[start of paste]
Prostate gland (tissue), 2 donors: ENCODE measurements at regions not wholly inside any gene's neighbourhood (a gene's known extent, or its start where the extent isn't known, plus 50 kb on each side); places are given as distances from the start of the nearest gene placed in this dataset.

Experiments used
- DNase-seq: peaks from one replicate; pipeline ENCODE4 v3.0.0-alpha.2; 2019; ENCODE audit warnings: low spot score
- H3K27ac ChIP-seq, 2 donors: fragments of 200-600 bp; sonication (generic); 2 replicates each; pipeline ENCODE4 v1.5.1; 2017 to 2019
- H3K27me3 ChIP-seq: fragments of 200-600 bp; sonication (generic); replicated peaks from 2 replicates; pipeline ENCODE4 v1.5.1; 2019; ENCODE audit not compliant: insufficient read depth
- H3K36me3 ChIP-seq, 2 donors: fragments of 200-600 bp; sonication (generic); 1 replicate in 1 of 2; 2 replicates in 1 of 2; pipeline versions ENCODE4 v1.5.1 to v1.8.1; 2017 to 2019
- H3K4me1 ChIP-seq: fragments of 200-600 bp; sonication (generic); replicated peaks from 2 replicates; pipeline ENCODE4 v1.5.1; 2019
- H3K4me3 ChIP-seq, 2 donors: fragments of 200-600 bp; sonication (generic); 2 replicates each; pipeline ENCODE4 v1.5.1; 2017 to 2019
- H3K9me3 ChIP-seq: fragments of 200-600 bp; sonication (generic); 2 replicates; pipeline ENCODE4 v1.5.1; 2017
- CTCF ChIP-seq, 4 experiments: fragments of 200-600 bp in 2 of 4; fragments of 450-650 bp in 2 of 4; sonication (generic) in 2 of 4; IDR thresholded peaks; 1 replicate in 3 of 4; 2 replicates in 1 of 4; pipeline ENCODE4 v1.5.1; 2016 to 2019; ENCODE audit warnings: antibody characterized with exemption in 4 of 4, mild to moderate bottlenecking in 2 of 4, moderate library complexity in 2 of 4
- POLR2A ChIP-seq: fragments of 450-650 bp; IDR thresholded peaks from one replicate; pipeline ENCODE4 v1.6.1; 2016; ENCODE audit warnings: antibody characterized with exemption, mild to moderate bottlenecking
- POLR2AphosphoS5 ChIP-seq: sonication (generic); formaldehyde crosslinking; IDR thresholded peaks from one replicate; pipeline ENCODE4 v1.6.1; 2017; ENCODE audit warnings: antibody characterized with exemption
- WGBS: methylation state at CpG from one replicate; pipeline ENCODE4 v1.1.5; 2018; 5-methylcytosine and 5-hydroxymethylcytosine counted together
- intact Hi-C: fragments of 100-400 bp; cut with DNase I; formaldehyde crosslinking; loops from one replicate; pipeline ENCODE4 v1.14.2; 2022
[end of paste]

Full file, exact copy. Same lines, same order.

Prostate gland (tissue), 2 donors: ENCODE measurements at regions not wholly inside any gene's neighbourhood (a gene's known extent, or its start where the extent isn't known, plus 50 kb on each side); places are given as distances from the start of the nearest gene placed in this dataset.

Experiments used
- DNase-seq: peaks from one replicate; pipeline ENCODE4 v3.0.0-alpha.2; 2019; ENCODE audit warnings: low spot score
- H3K27ac ChIP-seq, 2 donors: fragments of 200-600 bp; sonication (generic); 2 replicates each; pipeline ENCODE4 v1.5.1; 2017 to 2019
- H3K27me3 ChIP-seq: fragments of 200-600 bp; sonication (generic); replicated peaks from 2 replicates; pipeline ENCODE4 v1.5.1; 2019; ENCODE audit not compliant: insufficient read depth
- H3K36me3 ChIP-seq, 2 donors: fragments of 200-600 bp; sonication (generic); 1 replicate in 1 of 2; 2 replicates in 1 of 2; pipeline versions ENCODE4 v1.5.1 to v1.8.1; 2017 to 2019
- H3K4me1 ChIP-seq: fragments of 200-600 bp; sonication (generic); replicated peaks from 2 replicates; pipeline ENCODE4 v1.5.1; 2019
- H3K4me3 ChIP-seq, 2 donors: fragments of 200-600 bp; sonication (generic); 2 replicates each; pipeline ENCODE4 v1.5.1; 2017 to 2019
- H3K9me3 ChIP-seq: fragments of 200-600 bp; sonication (generic); 2 replicates; pipeline ENCODE4 v1.5.1; 2017
- CTCF ChIP-seq, 4 experiments: fragments of 200-600 bp in 2 of 4; fragments of 450-650 bp in 2 of 4; sonication (generic) in 2 of 4; IDR thresholded peaks; 1 replicate in 3 of 4; 2 replicates in 1 of 4; pipeline ENCODE4 v1.5.1; 2016 to 2019; ENCODE audit warnings: antibody characterized with exemption in 4 of 4, mild to moderate bottlenecking in 2 of 4, moderate library complexity in 2 of 4
- POLR2A ChIP-seq: fragments of 450-650 bp; IDR thresholded peaks from one replicate; pipeline ENCODE4 v1.6.1; 2016; ENCODE audit warnings: antibody characterized with exemption, mild to moderate bottlenecking
- POLR2AphosphoS5 ChIP-seq: sonication (generic); formaldehyde crosslinking; IDR thresholded peaks from one replicate; pipeline ENCODE4 v1.6.1; 2017; ENCODE audit warnings: antibody characterized with exemption
- WGBS: methylation state at CpG from one replicate; pipeline ENCODE4 v1.1.5; 2018; 5-methylcytosine and 5-hydroxymethylcytosine counted together
- intact Hi-C: fragments of 100-400 bp; cut with DNase I; formaldehyde crosslinking; loops from one replicate; pipeline ENCODE4 v1.14.2; 2022